Fees Awarded in Abaxis Securities Settlement
SAN FRANCISCO (CN) - After settling a class action accusing it of issuing too many company shares to its executives, Abaxis must pay the attorneys for its shareholders more than a half million dollars.
The St. Louis Retirement System led the 2012 federal class action, which accused the Abaxis board of directors of violating the company's 2005 Equity Incentive Plan in issuing more than 2 million restricted shares to company officers and other workers without shareholder approval.
Though its plan limits the number of shares to only 500,000, shareholders cited the company's filings with the U.S. Securities and Exchange Commission in alleging that the board approved far more.
In a Jan. 16, 2014, stipulation of settlement, Abaxis officials agreed to implement "corporate governance measures" relating to officer and director compensation and "equity award-granting procedures. The settlement also required Abaxis to pay up to $2 million in attorneys' fees and legal costs as determined by the federal court.
After receiving approval of the deal in April, the St. Louis Retirement System sought $1.65 million in fees.
U.S. District Judge Yvonne Gonzalez Rogers ordered Abaxis on Monday to pay $579,429.53 as a partial award of attorneys' fees and expenses.
"The court agrees that many of the claimed expenses here are excessive or inadequately supported," Rogers wrote. "The travel expenses for multiple attorneys to attend the mediation will not be allowed. However, the expenses for two attorneys to attend the hearings here were reasonable."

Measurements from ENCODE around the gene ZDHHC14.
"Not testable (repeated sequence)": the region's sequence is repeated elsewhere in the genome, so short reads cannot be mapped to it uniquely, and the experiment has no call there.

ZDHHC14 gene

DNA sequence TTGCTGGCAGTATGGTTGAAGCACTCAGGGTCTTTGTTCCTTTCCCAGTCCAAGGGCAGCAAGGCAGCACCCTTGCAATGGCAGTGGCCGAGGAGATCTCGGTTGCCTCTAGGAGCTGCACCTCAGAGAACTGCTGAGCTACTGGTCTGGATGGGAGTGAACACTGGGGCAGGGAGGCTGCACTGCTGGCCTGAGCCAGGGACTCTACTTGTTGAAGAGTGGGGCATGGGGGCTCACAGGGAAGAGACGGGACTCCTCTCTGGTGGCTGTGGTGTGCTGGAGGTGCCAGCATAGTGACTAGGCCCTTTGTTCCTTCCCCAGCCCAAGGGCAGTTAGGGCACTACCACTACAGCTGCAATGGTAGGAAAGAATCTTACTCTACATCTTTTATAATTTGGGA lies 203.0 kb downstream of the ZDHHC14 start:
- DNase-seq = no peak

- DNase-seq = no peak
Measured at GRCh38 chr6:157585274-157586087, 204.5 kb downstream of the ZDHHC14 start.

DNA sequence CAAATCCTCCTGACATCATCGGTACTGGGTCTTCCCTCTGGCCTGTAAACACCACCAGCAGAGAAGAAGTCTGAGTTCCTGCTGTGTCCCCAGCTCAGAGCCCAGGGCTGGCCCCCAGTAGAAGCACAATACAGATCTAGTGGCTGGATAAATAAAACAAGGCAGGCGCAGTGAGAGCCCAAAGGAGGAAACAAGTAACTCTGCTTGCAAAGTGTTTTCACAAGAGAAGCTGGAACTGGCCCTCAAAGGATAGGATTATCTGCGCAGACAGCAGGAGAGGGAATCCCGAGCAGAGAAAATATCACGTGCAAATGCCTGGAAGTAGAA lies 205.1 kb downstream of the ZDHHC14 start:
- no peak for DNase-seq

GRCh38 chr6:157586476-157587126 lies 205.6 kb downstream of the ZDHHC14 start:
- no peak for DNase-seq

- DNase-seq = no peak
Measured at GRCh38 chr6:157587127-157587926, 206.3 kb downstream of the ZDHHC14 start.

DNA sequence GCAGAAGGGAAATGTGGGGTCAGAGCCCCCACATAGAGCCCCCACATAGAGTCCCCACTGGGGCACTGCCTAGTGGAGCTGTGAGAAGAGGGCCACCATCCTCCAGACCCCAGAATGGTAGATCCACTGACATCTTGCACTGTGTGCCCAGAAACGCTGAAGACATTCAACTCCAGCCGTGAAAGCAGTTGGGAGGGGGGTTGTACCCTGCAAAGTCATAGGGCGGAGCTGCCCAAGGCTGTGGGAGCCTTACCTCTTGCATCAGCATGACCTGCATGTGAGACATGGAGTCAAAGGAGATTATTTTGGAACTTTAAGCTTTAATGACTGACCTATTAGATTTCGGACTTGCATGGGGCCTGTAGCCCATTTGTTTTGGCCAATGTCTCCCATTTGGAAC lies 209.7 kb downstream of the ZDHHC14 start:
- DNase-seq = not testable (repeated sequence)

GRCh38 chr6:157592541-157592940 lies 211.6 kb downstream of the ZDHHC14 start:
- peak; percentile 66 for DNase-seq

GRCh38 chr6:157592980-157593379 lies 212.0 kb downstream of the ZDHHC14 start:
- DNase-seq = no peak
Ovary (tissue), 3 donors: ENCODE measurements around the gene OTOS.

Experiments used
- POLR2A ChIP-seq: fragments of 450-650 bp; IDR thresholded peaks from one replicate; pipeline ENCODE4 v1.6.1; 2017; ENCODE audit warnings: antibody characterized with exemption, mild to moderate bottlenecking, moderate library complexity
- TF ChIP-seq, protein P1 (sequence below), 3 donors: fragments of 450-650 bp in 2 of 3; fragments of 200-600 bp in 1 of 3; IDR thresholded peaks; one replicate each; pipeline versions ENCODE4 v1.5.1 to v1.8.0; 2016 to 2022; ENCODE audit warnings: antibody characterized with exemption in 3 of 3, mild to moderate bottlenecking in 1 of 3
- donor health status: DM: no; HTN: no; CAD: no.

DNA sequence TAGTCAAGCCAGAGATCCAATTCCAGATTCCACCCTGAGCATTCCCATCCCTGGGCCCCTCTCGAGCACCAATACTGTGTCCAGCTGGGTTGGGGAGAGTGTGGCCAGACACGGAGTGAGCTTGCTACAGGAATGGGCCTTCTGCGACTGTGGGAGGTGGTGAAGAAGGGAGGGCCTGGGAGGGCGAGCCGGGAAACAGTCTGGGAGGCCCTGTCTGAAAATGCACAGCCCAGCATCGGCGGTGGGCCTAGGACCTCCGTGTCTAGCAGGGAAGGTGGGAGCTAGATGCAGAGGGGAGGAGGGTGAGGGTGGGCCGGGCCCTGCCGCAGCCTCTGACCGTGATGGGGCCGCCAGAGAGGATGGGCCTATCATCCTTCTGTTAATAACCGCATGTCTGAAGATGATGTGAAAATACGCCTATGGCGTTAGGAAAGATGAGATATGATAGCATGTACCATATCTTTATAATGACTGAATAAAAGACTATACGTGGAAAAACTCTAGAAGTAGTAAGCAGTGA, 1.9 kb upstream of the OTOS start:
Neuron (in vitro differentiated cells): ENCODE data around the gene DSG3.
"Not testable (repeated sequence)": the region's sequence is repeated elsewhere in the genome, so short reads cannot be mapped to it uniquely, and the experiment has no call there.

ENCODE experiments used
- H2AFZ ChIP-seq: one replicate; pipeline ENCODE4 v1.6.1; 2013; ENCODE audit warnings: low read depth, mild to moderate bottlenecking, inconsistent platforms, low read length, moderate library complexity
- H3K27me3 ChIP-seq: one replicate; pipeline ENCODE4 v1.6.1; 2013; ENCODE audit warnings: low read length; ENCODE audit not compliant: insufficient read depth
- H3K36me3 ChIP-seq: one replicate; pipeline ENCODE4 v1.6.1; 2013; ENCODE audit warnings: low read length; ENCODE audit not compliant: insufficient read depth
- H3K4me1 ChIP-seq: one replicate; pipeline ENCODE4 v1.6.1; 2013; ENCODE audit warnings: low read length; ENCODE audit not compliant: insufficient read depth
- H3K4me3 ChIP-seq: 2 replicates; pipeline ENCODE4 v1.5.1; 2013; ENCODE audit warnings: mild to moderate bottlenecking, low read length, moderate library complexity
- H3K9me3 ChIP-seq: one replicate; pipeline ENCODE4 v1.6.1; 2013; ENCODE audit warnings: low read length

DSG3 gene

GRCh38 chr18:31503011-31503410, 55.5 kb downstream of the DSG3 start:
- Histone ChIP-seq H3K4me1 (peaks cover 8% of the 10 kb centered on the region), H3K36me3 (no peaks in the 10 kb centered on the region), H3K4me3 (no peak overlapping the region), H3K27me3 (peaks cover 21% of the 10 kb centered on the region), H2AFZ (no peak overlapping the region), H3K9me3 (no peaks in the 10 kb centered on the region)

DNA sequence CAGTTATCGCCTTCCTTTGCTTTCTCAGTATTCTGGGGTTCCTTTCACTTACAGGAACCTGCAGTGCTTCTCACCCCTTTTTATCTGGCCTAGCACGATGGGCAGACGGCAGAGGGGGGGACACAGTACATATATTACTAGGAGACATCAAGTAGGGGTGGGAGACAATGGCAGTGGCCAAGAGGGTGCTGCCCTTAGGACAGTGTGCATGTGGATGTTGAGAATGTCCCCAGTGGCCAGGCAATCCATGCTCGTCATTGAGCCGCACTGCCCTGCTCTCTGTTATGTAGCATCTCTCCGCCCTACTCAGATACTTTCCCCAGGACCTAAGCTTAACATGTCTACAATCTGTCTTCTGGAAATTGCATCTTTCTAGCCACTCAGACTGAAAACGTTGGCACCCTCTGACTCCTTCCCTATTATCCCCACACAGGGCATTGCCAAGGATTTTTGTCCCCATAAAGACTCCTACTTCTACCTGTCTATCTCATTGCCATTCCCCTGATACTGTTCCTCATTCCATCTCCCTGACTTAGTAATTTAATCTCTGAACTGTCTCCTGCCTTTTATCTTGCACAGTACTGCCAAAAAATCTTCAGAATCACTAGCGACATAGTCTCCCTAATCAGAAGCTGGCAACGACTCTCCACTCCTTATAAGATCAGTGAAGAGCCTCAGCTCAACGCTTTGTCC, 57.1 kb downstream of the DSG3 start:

The court used the lodestar method to determine the final amount for Abaxis to reimburse to St. Louis Police Retirement System.
"In this case, since the settlement did not create a common fund, the court utilizes the lodestar method to determine reasonable attorneys' fees," Rogers said. "There is a strong presumption that the lodestar figure represents a reasonable fee."
The shareholders' original complaint alleged that the company's annual SEC filing showed NASDAQ had sent a letter outlining how the company did not abide by its published equity compensation plan requiring stockholder approval before changing its terms. Instead, company officials made misleading statements during its September 2012 annual meeting of shareholders, according to the shareholder suit.
During a 2012 shareholder meeting, company officials left shareholders "uninformed or misinformed" when they issued a proxy that omitted explaining "the basis for the compensation committee's decision to eliminate the Restricted Stock Limit - e.g., that the grantor defendants had already violated the 2005 Plan by dramatically exceeding the restricted stock limit," the complaint said.
St. Louis Police Retirement System is represented by Ramzi Abadou and Eric Peterson in San Francisco; and Erin Zager, James Miller and Matthew Goldstein in Radnor, Pa., of Kessler Topaz Meltzer & Check.